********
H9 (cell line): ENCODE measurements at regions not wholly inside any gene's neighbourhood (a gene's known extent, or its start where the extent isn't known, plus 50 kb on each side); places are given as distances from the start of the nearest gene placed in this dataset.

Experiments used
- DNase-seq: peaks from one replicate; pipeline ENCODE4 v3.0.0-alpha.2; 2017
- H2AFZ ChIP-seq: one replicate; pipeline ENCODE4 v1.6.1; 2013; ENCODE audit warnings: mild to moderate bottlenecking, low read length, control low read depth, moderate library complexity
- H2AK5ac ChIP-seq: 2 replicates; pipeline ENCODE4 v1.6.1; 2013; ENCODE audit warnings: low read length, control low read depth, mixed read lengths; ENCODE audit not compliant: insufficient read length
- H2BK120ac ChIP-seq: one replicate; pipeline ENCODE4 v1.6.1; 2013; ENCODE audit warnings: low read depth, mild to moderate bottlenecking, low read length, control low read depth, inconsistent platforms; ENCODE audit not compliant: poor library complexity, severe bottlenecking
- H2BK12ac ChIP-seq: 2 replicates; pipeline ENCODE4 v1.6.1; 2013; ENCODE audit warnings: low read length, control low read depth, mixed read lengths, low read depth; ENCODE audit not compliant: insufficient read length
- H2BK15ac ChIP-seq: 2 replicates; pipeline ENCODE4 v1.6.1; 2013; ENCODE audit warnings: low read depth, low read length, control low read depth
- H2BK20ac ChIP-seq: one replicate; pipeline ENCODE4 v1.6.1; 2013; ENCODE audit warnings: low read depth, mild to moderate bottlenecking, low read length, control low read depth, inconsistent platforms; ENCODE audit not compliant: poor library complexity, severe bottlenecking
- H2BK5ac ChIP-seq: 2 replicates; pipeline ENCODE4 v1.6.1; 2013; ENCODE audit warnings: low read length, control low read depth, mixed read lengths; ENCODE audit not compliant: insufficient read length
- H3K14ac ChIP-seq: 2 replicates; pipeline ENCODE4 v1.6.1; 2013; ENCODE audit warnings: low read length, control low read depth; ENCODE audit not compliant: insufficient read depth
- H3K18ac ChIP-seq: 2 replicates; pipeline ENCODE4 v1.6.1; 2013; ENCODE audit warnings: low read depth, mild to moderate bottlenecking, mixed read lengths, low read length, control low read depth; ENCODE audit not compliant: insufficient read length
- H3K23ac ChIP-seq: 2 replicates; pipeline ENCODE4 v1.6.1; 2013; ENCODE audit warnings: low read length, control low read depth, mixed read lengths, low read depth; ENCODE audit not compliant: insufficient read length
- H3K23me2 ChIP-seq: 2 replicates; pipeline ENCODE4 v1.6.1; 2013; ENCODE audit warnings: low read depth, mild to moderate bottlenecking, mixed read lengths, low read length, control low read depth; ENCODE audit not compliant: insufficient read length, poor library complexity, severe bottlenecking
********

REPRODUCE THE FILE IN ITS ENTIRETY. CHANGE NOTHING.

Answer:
H9 (cell line): ENCODE measurements at regions not wholly inside any gene's neighbourhood (a gene's known extent, or its start where the extent isn't known, plus 50 kb on each side); places are given as distances from the start of the nearest gene placed in this dataset.

Experiments used
- DNase-seq: peaks from one replicate; pipeline ENCODE4 v3.0.0-alpha.2; 2017
- H2AFZ ChIP-seq: one replicate; pipeline ENCODE4 v1.6.1; 2013; ENCODE audit warnings: mild to moderate bottlenecking, low read length, control low read depth, moderate library complexity
- H2AK5ac ChIP-seq: 2 replicates; pipeline ENCODE4 v1.6.1; 2013; ENCODE audit warnings: low read length, control low read depth, mixed read lengths; ENCODE audit not compliant: insufficient read length
- H2BK120ac ChIP-seq: one replicate; pipeline ENCODE4 v1.6.1; 2013; ENCODE audit warnings: low read depth, mild to moderate bottlenecking, low read length, control low read depth, inconsistent platforms; ENCODE audit not compliant: poor library complexity, severe bottlenecking
- H2BK12ac ChIP-seq: 2 replicates; pipeline ENCODE4 v1.6.1; 2013; ENCODE audit warnings: low read length, control low read depth, mixed read lengths, low read depth; ENCODE audit not compliant: insufficient read length
- H2BK15ac ChIP-seq: 2 replicates; pipeline ENCODE4 v1.6.1; 2013; ENCODE audit warnings: low read depth, low read length, control low read depth
- H2BK20ac ChIP-seq: one replicate; pipeline ENCODE4 v1.6.1; 2013; ENCODE audit warnings: low read depth, mild to moderate bottlenecking, low read length, control low read depth, inconsistent platforms; ENCODE audit not compliant: poor library complexity, severe bottlenecking
- H2BK5ac ChIP-seq: 2 replicates; pipeline ENCODE4 v1.6.1; 2013; ENCODE audit warnings: low read length, control low read depth, mixed read lengths; ENCODE audit not compliant: insufficient read length
- H3K14ac ChIP-seq: 2 replicates; pipeline ENCODE4 v1.6.1; 2013; ENCODE audit warnings: low read length, control low read depth; ENCODE audit not compliant: insufficient read depth
- H3K18ac ChIP-seq: 2 replicates; pipeline ENCODE4 v1.6.1; 2013; ENCODE audit warnings: low read depth, mild to moderate bottlenecking, mixed read lengths, low read length, control low read depth; ENCODE audit not compliant: insufficient read length
- H3K23ac ChIP-seq: 2 replicates; pipeline ENCODE4 v1.6.1; 2013; ENCODE audit warnings: low read length, control low read depth, mixed read lengths, low read depth; ENCODE audit not compliant: insufficient read length
- H3K23me2 ChIP-seq: 2 replicates; pipeline ENCODE4 v1.6.1; 2013; ENCODE audit warnings: low read depth, mild to moderate bottlenecking, mixed read lengths, low read length, control low read depth; ENCODE audit not compliant: insufficient read length, poor library complexity, severe bottlenecking